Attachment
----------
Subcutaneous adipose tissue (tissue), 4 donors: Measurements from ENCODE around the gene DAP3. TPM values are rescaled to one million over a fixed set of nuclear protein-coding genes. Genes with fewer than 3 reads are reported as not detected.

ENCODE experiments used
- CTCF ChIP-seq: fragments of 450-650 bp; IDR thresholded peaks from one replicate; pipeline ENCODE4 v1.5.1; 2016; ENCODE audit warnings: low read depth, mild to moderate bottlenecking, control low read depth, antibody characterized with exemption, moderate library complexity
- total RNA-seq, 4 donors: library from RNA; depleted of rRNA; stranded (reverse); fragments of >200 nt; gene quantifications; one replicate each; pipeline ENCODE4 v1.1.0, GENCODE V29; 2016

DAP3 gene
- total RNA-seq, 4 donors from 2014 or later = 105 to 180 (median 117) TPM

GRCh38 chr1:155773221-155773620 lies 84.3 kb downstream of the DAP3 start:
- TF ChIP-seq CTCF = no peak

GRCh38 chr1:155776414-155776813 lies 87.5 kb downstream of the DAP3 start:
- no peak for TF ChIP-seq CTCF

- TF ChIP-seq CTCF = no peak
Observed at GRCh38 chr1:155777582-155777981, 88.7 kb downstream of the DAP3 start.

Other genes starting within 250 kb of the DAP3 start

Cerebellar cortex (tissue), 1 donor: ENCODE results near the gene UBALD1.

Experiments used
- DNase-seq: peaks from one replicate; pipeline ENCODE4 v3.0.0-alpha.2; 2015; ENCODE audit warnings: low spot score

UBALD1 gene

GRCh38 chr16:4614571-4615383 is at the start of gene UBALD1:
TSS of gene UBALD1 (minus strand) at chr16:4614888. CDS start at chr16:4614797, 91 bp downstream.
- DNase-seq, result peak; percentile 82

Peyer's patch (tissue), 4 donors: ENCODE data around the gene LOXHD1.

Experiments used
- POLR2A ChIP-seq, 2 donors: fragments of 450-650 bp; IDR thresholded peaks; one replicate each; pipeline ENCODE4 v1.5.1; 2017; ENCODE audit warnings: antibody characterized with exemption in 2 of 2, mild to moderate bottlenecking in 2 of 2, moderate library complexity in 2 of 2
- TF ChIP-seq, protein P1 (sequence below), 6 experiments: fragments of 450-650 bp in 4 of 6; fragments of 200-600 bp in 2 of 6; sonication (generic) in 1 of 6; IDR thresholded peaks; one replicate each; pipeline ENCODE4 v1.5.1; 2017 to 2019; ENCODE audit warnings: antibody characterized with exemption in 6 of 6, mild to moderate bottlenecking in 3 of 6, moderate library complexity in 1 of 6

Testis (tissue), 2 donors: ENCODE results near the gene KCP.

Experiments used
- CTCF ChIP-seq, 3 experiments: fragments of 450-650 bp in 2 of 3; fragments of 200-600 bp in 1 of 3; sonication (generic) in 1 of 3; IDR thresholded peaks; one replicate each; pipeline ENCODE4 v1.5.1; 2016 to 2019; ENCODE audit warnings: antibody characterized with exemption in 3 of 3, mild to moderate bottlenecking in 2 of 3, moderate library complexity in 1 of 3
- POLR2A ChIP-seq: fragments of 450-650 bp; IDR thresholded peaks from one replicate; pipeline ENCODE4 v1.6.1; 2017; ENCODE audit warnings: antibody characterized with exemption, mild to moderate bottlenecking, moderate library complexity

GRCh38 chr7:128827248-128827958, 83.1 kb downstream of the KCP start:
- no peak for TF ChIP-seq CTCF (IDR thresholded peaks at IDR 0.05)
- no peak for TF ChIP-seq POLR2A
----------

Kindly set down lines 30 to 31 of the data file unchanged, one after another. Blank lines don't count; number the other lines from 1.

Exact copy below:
- no peak for TF ChIP-seq CTCF (IDR thresholded peaks at IDR 0.05)
- no peak for TF ChIP-seq POLR2A